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There are a great many terms used in the area-rug industry. Anyone looking to buy or decorate with area rugs would be wise to become familiar with some of the more commonly used ones. Here is a list that you may find useful. It is certainly not comprehensive and complete. Your suggestions on what words or terms to add to a future list would be most appreciated.
Acrylic: A man-made fiber with wool-like appearance. It does not dye as well as nylon and is less durable, but very economical.
Aubusson (or Tapestry) Weave: A method of hand-weaving developed in France in which the stitches on the face look more linear, and the back may look stringy. This occurs when the weaver changes yarn colors.
Contemporary: A major classification of area rug types that are usually more colorful and with bolder designs that a classic Persian or Oriental rug. The opposite of a traditional rug. Synonymous with “modern.”
Field: The middle part of an area rug that is often surrounded by a border.
Flat Weave: A method of hand-weaving in which no knots are used. The weft strands are simply passed through the warp strands.
Ground: Another term for the background color of a rug.
Hand: A general term that can be used to describe certain subjective, tactile qualities of a rug including its softness, stiffness, roughness, scratchiness, etc.
Handmade: Any area rug that is made by hand, including those most often called heirloom or luxury quality. Rugs that are hand-knotted, hand-tufted, hand-hooked or hand-loomed are all handmade.
Hand Hooked: A way of making area rugs in which craftspeople insert yarn into a backing with a handheld single-needle tufting tool called a "gun." The rug's pattern is stenciled on backing material and, after the tufting is complete, a backing is attached to protect and anchor the stitches.
Hand-Tufted: A rug that has a cut pile surface or may combine cut and loop techniques. This type of rug can also be described as "full cut."
Hand Knotted: A rug made by craftspeople who knot pile yarns around the warp fibers that run the length of the rug. Generally, the more knots per square inch, the more valuable the rug.
Heatset: A technique in which twisted yarns are treated with heat to retain their shape and appearance permanently.
Knot Count (Knots per Inch): The measured number of knots in a square inch of a rug. A 65-line rug would have 65 knots per foot of width, 65 knots per foot of length, and 29 knots per square inch.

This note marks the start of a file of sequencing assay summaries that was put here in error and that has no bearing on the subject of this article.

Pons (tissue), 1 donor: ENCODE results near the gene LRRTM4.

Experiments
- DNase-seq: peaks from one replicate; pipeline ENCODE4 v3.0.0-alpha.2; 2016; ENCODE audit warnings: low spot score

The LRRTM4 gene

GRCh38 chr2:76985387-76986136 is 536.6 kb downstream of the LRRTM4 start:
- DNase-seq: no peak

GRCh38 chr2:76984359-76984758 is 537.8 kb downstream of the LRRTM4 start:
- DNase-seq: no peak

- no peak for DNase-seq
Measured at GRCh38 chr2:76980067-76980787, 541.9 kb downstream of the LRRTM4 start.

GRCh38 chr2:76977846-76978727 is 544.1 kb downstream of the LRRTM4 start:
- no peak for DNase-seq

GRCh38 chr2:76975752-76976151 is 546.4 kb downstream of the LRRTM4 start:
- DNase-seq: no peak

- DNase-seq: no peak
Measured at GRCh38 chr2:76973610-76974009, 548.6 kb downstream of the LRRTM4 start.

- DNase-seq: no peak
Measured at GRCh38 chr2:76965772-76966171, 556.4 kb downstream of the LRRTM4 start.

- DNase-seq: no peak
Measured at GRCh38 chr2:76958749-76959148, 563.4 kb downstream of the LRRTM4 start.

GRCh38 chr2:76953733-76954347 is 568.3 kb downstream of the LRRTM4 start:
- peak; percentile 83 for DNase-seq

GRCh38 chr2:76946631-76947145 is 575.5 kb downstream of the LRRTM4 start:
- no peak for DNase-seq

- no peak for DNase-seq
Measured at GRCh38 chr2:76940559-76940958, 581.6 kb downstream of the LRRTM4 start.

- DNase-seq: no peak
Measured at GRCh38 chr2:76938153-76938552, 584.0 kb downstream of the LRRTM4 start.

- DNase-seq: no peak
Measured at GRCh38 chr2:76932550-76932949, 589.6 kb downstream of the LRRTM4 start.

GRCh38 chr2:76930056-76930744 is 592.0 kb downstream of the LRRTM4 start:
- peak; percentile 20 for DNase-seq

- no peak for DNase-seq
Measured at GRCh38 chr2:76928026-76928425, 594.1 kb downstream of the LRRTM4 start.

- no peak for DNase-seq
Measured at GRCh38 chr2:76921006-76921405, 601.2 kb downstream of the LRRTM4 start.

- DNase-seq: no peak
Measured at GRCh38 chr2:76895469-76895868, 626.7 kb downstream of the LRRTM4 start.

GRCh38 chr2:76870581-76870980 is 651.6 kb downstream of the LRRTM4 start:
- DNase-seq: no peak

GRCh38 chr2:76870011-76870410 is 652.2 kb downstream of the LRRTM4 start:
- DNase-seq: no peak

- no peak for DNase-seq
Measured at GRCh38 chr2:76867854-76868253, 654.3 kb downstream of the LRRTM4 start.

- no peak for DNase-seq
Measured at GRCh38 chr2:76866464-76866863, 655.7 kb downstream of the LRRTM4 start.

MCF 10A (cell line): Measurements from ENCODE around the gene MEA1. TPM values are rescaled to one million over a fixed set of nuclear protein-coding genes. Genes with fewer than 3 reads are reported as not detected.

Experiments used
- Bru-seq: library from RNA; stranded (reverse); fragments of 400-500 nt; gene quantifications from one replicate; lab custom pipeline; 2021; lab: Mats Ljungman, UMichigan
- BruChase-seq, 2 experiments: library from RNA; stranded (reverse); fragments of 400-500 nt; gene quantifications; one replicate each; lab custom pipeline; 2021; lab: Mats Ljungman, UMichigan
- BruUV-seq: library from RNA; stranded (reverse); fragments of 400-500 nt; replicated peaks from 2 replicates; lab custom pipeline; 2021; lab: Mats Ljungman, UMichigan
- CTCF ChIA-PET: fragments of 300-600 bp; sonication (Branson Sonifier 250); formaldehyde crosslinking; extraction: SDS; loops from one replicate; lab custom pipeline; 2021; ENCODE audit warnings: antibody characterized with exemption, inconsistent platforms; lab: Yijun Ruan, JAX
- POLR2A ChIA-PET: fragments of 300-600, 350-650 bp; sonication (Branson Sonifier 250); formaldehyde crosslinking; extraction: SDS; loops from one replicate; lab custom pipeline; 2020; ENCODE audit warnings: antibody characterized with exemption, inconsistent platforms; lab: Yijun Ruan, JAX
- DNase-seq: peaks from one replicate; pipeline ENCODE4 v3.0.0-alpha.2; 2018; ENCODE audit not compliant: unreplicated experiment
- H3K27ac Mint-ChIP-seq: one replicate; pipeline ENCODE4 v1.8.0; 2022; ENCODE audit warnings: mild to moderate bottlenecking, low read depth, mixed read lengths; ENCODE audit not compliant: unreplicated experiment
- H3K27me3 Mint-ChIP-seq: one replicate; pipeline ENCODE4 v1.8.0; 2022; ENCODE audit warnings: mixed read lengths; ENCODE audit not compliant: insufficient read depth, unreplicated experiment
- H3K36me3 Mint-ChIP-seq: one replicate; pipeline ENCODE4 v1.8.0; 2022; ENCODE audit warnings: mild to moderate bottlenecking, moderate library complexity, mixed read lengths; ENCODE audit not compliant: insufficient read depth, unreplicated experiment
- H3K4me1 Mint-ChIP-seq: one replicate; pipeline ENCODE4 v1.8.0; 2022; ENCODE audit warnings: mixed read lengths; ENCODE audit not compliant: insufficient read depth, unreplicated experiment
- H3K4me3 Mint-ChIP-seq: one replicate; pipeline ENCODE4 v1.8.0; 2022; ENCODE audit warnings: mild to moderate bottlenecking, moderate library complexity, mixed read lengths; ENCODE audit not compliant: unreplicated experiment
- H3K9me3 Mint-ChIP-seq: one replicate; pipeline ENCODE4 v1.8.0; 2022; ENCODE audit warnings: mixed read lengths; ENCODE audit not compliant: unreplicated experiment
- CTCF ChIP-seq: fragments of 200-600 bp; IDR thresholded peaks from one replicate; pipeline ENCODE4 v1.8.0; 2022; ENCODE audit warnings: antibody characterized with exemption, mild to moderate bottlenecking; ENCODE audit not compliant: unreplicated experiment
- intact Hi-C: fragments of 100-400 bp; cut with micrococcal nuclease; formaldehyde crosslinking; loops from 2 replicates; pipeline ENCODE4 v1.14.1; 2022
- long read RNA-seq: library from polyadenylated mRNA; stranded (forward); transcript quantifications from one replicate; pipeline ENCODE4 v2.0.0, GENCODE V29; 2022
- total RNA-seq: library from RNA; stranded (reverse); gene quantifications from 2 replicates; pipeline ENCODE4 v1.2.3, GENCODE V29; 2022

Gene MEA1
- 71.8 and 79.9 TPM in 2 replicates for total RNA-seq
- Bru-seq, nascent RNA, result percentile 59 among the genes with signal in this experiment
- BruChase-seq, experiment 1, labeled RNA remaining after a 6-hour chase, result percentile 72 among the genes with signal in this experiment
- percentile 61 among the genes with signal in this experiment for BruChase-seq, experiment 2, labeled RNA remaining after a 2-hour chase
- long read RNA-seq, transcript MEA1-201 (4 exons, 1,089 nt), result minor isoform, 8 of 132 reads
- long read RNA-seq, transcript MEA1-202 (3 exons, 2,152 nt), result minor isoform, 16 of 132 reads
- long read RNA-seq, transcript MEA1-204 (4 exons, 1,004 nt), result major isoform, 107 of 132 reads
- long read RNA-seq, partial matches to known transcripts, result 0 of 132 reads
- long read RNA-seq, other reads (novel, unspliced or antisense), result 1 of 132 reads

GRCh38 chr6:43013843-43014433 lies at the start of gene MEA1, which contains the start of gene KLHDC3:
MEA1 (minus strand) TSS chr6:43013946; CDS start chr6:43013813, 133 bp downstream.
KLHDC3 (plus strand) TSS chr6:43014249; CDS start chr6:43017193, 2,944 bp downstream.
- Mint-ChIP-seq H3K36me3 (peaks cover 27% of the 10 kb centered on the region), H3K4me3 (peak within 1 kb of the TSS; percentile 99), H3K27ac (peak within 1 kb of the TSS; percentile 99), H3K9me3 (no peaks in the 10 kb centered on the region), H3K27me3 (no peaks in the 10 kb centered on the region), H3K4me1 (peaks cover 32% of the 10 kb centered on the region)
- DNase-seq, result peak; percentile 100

Machine Made: An area rug that is constructed on a machine, now usually controlled by a computer to create a very exacting design.
MachineTufting: A mass-production technology developed in the United States in which yarn is sewn in a manner similar to a sewing machine equipped with hundreds of needles.
Needlepoint: A method for making area rugs using the same technique as a needlepoint pillow.
Nylon: A durable synthetic fiber that also accepts dye well. Nylon yarns can be solution dyed, skein dyed and/or space dyed.
Pile: Cut or looped yarns that form the top surface of an area rug.
Point: One tuft of pile. The total points per inch or meter can be used as a measure of overall density quality.
Polyester: A synthetic fiber most often used in staple spun yarns.
Polypropylene/Olefin: A synthetic fiber used extensively in machine made rugs that resembles wool in feel and appearance. It performs best when heatset and used in a dense construction.
Tone-on-Tone: A rug in which two or more shades of the same hue are used for aesthetic effect. It can be achieved by using two different yarns of the same color.
Power Loomed: A term often interchanged with machine-made.
Tibetan Knot: A rug-weaving technique that originated in Tibet that produces a slightly ridged surface.
Traditional: A major classification of area rugs that refers to patterns originally developed in the Orient, ancient Persia or some of the classic European schools. Modern traditional designs are produced in colors that replicate antique rugs. The opposite of a contemporary rug.
Transitional: A broad classification of area rugs that falls between traditional and contemporary. It is frequently highly subjective to refer to an area rug as transitional. Many floral patterns are included in this category.
Warp: Vertical strands of fiber, which stretch from the top to the bottom of the rug. Knots are tied to the warp yarns to create face pile.
Weft: Horizontal strands of fiber that are woven through the warps. The weft anchors and secures the knots.
Wilton and Axminster: Two types of electronic looms used to weave area rugs in multi-colored patterns.
Wool: Considered by many to be the best fabric for use in area rugs, there are many grades available. Long staple wool from New Zealand is considered to be most desirable for rug manufacturing.
Worsted: An extra step in wool processing that combs out shorter fibers resulting in more durable and lustrous yarns.